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Monetary policy to remain tight: Report

Written by: Staff
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New Delhi, Sep 10 (UNI) A persistent increase in global oil prices as well as domestic inflation, which crossed the five per cent mark to 5.01 per cent for the week ended August 26, will continue to further tighten the monetary policy of the Reserve Bank of India.

These trends as well as signals from credit and money supply growth in the coming months might provide crucial inputs to RBI's policy decisions going forward, a report said.

The central bank's monetary policy which is a combination of various factors including global cues on interest rates, inflation and oil prices, do effect the trade or capital flows into India, besides domestic inflation.

The 25 basis point hike in reverse repo rate in the recent quarterly review, as well as medium term signalling measures like the Bank rate and the Cash Reserve Ratio (CRR) rate remaining unchange, however, suggest that the RBI continues to take a pre-emptive stance to contain inflationary pressures, while trying to maintain a conducive environment for growth, the report added.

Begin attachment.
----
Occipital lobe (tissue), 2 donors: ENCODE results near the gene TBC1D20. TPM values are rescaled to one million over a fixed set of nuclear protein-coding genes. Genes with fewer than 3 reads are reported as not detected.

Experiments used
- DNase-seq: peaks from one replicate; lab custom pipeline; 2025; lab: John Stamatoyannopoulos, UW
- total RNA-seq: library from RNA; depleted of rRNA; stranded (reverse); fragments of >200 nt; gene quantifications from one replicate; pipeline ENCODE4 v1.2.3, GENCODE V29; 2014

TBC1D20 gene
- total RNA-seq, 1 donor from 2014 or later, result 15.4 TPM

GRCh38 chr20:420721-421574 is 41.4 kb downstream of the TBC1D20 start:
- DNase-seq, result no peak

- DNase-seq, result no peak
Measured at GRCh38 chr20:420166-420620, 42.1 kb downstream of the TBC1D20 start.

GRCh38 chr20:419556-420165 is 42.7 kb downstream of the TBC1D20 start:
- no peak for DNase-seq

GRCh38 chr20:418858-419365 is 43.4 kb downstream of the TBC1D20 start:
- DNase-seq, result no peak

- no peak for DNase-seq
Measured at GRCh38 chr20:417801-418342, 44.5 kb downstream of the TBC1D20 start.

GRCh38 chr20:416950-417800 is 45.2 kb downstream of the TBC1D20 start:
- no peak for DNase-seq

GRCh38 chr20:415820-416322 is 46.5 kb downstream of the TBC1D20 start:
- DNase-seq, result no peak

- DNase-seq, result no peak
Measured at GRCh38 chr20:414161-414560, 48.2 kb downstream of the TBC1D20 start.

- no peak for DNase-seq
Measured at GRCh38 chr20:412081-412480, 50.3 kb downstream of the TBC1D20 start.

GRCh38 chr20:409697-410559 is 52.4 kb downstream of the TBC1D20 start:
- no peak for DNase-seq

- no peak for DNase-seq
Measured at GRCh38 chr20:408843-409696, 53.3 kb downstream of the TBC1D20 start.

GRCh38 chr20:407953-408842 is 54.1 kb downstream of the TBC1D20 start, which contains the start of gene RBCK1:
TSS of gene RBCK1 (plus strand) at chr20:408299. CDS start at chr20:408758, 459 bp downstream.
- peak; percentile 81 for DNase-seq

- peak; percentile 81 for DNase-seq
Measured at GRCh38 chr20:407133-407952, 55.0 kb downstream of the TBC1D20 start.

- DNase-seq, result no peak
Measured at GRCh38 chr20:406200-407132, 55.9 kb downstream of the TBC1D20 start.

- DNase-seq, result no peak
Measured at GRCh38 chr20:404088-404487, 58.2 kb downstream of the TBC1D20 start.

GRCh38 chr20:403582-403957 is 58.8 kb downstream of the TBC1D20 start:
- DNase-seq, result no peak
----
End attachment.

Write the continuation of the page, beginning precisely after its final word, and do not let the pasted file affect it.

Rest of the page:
Previous interest rate hikes, which lead to the tightening of the monetary policy, have not significantly impacted either the credit offtake or growth trends, in a probable relief to the bank.

However, though the decision on interest rates was something that was expected by the bond markets, the policy statement, with its specific warnings on inflation and credit numbers, was unexpected and suggests a negative bias to the policy in the coming months.

Credit growth numbers showed a 32.9 per cent increase in the April-June period, which is well ahead of the targetted 20 per cent expasion for this fiscal, prompting the RBI to express concerns, stating that this warranted ''closer policy attention'' in the coming months.

Global rate signals have been a key influence on the domestic monetary policy. While on the one hand cues from Asia and Europe continue to point towards tightening, China, on the other hand, is attempting to cool its economy by raising reserve requirements for banks with Japan ending its zero rate policy.

Bank of England has already increased its rates, while declining economic growth in the US has weakened expectations of further tightening.

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